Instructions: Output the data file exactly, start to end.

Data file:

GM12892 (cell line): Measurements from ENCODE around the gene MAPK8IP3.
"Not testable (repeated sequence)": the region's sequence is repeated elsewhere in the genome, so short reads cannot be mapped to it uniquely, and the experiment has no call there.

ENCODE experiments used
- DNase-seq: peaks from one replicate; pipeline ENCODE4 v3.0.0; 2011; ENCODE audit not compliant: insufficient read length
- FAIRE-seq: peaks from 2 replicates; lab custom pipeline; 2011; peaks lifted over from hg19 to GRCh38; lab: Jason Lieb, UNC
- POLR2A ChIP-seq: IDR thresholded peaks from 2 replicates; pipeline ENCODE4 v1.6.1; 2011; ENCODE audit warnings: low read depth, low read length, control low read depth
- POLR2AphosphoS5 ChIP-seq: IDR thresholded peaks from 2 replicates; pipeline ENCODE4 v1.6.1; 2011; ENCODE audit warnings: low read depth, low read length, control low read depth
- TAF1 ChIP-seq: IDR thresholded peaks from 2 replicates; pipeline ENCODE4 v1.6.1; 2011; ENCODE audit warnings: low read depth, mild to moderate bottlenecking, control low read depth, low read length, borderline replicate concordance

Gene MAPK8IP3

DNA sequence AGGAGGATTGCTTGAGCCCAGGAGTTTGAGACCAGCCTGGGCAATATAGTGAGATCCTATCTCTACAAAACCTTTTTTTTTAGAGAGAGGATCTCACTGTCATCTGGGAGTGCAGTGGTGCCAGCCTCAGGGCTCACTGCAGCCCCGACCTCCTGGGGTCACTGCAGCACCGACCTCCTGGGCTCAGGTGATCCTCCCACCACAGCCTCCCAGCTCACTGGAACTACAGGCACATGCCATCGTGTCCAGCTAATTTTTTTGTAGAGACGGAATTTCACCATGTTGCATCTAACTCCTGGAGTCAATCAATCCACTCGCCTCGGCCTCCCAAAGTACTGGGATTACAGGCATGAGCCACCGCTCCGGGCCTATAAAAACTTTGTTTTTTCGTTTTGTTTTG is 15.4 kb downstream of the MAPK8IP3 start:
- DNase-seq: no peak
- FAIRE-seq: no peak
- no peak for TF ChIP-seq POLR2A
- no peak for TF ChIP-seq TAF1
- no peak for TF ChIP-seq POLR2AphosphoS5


GM12892 (cell line): Measurements from ENCODE around the gene MAPK8IP3.
"Not testable (repeated sequence)": the region's sequence is repeated elsewhere in the genome, so short reads cannot be mapped to it uniquely, and the experiment has no call there.

ENCODE experiments used
- DNase-seq: peaks from one replicate; pipeline ENCODE4 v3.0.0; 2011; ENCODE audit not compliant: insufficient read length
- FAIRE-seq: peaks from 2 replicates; lab custom pipeline; 2011; peaks lifted over from hg19 to GRCh38; lab: Jason Lieb, UNC
- POLR2A ChIP-seq: IDR thresholded peaks from 2 replicates; pipeline ENCODE4 v1.6.1; 2011; ENCODE audit warnings: low read depth, low read length, control low read depth
- POLR2AphosphoS5 ChIP-seq: IDR thresholded peaks from 2 replicates; pipeline ENCODE4 v1.6.1; 2011; ENCODE audit warnings: low read depth, low read length, control low read depth
- TAF1 ChIP-seq: IDR thresholded peaks from 2 replicates; pipeline ENCODE4 v1.6.1; 2011; ENCODE audit warnings: low read depth, mild to moderate bottlenecking, control low read depth, low read length, borderline replicate concordance

Gene MAPK8IP3

DNA sequence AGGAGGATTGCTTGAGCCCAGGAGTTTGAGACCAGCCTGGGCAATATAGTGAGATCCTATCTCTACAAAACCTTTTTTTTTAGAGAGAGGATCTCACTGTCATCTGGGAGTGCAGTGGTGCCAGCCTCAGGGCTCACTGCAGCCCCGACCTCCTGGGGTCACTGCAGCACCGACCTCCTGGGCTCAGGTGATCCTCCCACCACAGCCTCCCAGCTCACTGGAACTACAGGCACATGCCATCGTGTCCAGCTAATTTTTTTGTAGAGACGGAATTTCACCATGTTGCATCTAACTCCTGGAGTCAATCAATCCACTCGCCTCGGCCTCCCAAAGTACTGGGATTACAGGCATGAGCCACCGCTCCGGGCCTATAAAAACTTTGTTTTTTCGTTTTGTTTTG is 15.4 kb downstream of the MAPK8IP3 start:
- DNase-seq: no peak
- FAIRE-seq: no peak
- no peak for TF ChIP-seq POLR2A
- no peak for TF ChIP-seq TAF1
- no peak for TF ChIP-seq POLR2AphosphoS5